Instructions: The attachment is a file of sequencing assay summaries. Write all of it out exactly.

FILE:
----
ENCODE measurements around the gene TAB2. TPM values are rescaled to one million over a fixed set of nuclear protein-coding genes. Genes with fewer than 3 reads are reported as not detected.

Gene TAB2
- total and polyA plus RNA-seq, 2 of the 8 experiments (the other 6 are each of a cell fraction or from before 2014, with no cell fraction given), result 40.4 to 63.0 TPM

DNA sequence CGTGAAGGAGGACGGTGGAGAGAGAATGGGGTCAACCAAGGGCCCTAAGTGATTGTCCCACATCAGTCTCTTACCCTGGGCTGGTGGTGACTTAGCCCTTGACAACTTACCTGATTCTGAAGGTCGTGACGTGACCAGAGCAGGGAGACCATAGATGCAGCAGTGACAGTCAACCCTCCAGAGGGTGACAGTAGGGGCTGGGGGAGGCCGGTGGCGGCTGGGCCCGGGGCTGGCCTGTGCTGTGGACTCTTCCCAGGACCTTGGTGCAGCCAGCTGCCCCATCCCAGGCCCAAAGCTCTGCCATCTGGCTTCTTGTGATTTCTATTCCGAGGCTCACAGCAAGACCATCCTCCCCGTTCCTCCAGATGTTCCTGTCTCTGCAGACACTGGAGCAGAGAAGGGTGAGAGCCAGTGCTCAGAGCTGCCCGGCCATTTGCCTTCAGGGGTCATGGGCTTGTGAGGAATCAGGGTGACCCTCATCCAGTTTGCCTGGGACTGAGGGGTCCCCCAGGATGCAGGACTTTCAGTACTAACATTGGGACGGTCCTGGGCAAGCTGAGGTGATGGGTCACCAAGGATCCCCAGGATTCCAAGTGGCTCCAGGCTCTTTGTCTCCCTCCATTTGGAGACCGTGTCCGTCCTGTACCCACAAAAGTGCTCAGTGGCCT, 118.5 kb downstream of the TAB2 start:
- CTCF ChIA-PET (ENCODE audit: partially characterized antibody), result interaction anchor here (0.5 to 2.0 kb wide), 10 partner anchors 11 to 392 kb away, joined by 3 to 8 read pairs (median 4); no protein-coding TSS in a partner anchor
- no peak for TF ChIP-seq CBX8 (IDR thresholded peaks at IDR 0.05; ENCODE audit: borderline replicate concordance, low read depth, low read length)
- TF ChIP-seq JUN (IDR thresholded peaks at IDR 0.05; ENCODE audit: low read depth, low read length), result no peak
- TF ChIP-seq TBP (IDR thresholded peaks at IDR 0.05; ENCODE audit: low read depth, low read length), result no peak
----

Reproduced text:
ENCODE measurements around the gene TAB2. TPM values are rescaled to one million over a fixed set of nuclear protein-coding genes. Genes with fewer than 3 reads are reported as not detected.

Gene TAB2
- total and polyA plus RNA-seq, 2 of the 8 experiments (the other 6 are each of a cell fraction or from before 2014, with no cell fraction given), result 40.4 to 63.0 TPM

DNA sequence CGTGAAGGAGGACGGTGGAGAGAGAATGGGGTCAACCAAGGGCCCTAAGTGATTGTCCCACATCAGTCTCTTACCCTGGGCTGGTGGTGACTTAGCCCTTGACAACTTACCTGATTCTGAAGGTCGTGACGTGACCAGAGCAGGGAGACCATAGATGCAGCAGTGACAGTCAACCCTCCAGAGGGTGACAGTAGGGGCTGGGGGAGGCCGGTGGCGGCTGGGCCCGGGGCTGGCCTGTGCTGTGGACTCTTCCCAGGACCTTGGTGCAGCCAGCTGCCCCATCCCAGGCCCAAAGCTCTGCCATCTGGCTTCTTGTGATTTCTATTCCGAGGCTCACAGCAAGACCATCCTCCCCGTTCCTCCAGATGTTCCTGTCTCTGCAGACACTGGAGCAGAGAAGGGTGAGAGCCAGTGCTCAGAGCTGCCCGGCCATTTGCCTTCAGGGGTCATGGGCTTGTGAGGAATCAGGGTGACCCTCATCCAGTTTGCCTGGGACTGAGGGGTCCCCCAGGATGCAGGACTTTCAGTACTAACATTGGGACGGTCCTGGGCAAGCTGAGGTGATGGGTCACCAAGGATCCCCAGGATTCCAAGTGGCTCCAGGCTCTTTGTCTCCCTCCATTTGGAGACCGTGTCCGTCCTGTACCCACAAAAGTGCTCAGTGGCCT, 118.5 kb downstream of the TAB2 start:
- CTCF ChIA-PET (ENCODE audit: partially characterized antibody), result interaction anchor here (0.5 to 2.0 kb wide), 10 partner anchors 11 to 392 kb away, joined by 3 to 8 read pairs (median 4); no protein-coding TSS in a partner anchor
- no peak for TF ChIP-seq CBX8 (IDR thresholded peaks at IDR 0.05; ENCODE audit: borderline replicate concordance, low read depth, low read length)
- TF ChIP-seq JUN (IDR thresholded peaks at IDR 0.05; ENCODE audit: low read depth, low read length), result no peak
- TF ChIP-seq TBP (IDR thresholded peaks at IDR 0.05; ENCODE audit: low read depth, low read length), result no peak